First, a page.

3. What have you done or worked on in the past that shows your record of being involved in bicycle, active transportation, or road/trail improvement campaigns?
My background is in public health and I bring this perspective to my work as a school board member, founder of, and board representative to the District's Wellness Committee, and member of Redwood City 2020, a collaborative of the City, the County and the School District. Therefore, I have worked to support Safe Routes to Schools and walking school buses in our district. Redwood City 2020 has recently secured Safe Routes to Schools funding that we are working to leverage through further collaboration. We recently had six schools participate in walk to school day – the most ever. As a district, we have also ensured proper training of crossing guards so it is safer for children to walk and bike to school.
As indicated above, I also sit on the Community Leaders Roundtable of the Grand Boulevard Initiative, which includes cycling as a consideration in the plans and outreach.
4. With dedicated funding for cycling projects under fire on the regional, state, and federal level, what would you do to keep those dollars flowing?
As indicated above, I would be willing to take a leadership role in securing funding for trail and transit improvements. In addition, County Supervisors can serve as advocates at the state and federal level to ensure that such funding continues. I have been an effective advocate for public education on both levels and would continue to work in this way for issues, like cycling projects, that contribute to improved quality of life for our county.
5. The south part of the county has a few key roads under its jurisdiction that have historically been used by cyclists to connect several “activity” centers, yet these routes can be daunting to ride as there is a mix of multiple traffic lanes and parking but no dedicated bike facilities. Examples include the Fair Oaks section of Middlefield and Santa Cruz/Alameda de las Pulgas (West Menlo Park). Do you believe that these and other similar roads already used by cyclists should have bicycle facilities? If so, then how would you implement this?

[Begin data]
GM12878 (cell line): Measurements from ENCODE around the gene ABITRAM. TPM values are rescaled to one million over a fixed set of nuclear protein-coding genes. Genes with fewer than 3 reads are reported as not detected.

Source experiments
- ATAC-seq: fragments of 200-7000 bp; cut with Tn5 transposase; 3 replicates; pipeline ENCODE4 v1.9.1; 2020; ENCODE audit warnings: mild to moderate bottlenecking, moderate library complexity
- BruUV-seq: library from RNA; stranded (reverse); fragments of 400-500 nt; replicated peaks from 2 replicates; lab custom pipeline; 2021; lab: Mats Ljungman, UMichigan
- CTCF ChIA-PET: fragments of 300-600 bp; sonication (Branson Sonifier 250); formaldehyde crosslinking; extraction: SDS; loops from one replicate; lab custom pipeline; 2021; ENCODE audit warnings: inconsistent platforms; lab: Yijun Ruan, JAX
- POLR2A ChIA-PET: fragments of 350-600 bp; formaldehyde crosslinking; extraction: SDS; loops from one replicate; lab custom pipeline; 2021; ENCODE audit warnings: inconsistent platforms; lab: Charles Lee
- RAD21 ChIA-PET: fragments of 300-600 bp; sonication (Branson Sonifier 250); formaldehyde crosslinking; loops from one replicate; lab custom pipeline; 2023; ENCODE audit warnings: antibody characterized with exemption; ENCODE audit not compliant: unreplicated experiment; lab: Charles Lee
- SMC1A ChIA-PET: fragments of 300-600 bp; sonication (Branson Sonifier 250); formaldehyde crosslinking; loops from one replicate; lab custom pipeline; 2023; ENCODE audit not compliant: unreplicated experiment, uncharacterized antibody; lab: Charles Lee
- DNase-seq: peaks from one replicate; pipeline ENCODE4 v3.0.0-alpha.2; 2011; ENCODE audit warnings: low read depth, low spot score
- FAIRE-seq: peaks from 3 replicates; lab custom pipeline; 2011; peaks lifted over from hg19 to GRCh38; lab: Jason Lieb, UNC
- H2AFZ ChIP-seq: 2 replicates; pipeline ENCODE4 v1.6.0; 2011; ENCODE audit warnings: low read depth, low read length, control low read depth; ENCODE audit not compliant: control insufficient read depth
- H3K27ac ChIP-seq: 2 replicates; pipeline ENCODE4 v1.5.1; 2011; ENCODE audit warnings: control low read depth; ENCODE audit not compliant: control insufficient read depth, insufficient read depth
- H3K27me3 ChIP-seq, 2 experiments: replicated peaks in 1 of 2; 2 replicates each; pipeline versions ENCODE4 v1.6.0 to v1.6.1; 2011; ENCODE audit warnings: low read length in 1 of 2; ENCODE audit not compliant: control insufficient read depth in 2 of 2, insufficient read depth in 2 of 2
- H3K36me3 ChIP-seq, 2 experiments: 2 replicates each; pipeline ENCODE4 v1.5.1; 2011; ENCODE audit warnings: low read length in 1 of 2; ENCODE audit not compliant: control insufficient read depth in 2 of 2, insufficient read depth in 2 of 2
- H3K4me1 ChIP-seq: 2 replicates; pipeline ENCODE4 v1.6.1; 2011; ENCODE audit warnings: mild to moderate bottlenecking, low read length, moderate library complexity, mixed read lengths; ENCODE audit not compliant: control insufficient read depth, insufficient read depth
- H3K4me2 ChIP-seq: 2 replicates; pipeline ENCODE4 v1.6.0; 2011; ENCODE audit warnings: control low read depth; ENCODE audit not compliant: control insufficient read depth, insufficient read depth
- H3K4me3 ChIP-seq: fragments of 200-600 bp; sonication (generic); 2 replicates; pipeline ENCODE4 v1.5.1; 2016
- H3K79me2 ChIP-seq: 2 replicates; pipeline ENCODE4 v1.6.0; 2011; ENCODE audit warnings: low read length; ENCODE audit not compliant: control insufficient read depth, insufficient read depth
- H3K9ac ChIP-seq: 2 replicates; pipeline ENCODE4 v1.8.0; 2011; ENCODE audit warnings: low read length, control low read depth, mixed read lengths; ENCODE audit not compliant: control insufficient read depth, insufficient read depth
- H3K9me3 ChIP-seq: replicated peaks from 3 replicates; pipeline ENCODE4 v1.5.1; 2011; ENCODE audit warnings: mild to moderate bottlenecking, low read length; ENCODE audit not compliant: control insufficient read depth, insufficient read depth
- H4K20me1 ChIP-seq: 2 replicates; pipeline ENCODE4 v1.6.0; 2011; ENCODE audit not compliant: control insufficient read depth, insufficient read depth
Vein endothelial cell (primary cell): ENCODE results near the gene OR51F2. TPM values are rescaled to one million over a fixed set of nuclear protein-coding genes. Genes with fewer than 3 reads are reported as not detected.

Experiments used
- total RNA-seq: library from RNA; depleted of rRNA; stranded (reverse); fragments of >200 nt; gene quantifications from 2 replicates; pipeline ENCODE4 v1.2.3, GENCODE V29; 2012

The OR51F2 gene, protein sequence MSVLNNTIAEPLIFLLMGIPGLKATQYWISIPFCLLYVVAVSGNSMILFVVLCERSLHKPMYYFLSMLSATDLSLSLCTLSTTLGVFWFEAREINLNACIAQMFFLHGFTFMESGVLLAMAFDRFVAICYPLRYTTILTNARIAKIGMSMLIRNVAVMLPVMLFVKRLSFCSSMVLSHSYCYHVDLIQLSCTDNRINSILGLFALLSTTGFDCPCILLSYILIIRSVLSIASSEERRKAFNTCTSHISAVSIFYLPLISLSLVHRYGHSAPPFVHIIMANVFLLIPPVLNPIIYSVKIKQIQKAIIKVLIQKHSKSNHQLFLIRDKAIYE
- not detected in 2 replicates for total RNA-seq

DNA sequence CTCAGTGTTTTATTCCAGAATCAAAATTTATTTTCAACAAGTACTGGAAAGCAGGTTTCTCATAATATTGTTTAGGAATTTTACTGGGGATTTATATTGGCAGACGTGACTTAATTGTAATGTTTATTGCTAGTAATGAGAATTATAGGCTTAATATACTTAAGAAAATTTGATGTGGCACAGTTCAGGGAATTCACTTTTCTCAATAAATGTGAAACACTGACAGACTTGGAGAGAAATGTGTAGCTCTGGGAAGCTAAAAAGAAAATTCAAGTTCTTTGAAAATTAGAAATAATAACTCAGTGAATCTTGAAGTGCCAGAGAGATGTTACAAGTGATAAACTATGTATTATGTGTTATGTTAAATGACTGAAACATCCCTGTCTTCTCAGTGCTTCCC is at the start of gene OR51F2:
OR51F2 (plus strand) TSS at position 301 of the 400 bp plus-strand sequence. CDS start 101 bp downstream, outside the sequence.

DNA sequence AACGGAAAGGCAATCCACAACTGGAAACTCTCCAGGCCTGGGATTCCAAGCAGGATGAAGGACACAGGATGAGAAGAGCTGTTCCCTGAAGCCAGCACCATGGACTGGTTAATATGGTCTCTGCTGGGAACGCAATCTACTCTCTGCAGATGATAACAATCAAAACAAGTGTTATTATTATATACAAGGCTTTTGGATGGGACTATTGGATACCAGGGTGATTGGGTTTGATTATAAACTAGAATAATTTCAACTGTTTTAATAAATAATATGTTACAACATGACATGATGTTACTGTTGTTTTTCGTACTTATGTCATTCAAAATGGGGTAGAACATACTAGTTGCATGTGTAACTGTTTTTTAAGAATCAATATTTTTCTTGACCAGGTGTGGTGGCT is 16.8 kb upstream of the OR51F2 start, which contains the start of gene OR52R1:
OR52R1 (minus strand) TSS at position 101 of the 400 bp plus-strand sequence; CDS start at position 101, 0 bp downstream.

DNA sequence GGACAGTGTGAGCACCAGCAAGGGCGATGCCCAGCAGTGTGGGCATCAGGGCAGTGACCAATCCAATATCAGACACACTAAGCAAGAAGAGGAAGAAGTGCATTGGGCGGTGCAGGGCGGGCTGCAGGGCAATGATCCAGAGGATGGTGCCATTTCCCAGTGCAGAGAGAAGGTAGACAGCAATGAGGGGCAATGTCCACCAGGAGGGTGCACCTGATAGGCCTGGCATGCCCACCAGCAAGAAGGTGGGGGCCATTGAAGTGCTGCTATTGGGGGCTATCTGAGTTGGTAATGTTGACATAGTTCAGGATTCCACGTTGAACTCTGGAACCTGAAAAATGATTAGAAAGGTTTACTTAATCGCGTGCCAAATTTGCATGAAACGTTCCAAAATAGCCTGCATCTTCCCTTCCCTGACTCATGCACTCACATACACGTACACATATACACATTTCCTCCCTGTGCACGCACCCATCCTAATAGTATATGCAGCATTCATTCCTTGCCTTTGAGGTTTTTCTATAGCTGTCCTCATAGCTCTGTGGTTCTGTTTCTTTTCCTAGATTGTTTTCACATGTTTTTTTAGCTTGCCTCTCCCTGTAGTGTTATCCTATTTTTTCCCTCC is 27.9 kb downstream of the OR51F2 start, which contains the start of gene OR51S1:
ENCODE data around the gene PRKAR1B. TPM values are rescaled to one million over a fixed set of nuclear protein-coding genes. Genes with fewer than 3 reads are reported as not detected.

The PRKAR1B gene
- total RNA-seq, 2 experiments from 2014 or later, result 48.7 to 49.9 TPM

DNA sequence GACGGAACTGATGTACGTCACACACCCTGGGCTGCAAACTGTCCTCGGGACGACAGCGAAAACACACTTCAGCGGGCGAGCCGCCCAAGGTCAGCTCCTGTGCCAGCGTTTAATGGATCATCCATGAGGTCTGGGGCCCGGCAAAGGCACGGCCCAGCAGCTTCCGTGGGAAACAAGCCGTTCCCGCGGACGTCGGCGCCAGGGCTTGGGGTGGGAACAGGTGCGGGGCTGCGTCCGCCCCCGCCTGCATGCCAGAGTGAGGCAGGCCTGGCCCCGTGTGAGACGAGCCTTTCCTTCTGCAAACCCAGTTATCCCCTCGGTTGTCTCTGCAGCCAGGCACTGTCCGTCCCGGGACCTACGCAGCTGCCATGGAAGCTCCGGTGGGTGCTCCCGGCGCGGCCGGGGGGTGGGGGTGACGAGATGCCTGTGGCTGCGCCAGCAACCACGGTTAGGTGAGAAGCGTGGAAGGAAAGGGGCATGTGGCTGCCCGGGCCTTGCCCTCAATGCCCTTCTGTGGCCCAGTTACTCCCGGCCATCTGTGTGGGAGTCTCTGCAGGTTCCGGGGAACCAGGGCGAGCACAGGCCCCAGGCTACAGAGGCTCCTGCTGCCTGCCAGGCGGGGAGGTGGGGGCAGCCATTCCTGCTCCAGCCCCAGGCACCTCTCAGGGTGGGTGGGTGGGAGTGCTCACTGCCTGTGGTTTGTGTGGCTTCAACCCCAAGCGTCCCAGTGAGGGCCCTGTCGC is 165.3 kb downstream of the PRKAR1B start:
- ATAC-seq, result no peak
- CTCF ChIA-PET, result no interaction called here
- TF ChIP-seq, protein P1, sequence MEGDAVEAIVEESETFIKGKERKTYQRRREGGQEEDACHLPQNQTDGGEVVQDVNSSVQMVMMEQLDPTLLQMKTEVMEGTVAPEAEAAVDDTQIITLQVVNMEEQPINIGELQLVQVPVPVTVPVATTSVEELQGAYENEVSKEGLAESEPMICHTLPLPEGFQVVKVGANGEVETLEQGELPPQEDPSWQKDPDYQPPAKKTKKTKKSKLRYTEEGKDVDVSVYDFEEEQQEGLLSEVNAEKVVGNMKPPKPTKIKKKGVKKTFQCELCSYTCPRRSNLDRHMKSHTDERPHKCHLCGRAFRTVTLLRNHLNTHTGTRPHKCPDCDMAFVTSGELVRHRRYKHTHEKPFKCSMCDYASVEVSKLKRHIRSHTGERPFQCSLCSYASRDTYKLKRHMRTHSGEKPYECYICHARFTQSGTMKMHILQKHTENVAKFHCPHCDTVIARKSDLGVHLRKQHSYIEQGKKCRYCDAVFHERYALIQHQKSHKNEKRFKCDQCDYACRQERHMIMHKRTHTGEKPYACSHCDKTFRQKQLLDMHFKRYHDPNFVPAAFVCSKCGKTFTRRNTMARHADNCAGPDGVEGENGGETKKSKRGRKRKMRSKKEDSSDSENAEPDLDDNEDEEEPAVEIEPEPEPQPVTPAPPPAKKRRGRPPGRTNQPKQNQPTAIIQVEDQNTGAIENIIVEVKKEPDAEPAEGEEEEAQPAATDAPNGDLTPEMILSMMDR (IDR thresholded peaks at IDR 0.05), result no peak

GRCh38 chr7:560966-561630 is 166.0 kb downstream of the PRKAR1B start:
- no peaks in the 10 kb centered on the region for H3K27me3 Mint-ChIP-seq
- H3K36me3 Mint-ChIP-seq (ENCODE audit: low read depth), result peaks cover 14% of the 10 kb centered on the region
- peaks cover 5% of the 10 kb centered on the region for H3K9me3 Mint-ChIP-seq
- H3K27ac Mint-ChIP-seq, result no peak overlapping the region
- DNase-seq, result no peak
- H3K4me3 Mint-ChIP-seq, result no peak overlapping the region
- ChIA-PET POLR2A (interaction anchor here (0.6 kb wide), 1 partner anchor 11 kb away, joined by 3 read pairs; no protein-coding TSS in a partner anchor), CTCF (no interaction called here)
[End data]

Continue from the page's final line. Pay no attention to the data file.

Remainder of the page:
As indicated above, I think the County can do a better job of working with cities to improve connectivity and infrastructure. I do think it is important to try to improve safety for bicyclists and I will work with groups like the SVBC to understand the needs. As a supervisor I will work to ensure county staff has the tools to make improvement projects happen. An example is the restriping of Alpine road at 280. In this project the Public Works Department has been working to identify funding. Recently it found a potential funding source and has put all the pieces in place so the project can move quickly thereby ensuring all deadlines can be met.
All this type of work, however, must be done in concert with local community engagement. By working in this manner, we can lessen negative responses by understanding community concerns and providing accurate information. The Farm Hill Road project is an example in Redwood City. Initial meetings led to an examination of decreasing the number of car lanes on Farm Hill Road and adding bike lanes. Two subsequent community meetings have been held which included estimates for increased driving time if the project were to be implemented. Staff is leading this community engagement process before taking a recommendation to the City Council. By operating in a collaborative and open manner, the likelihood of implementing bike facilities projects increases and leads to better results.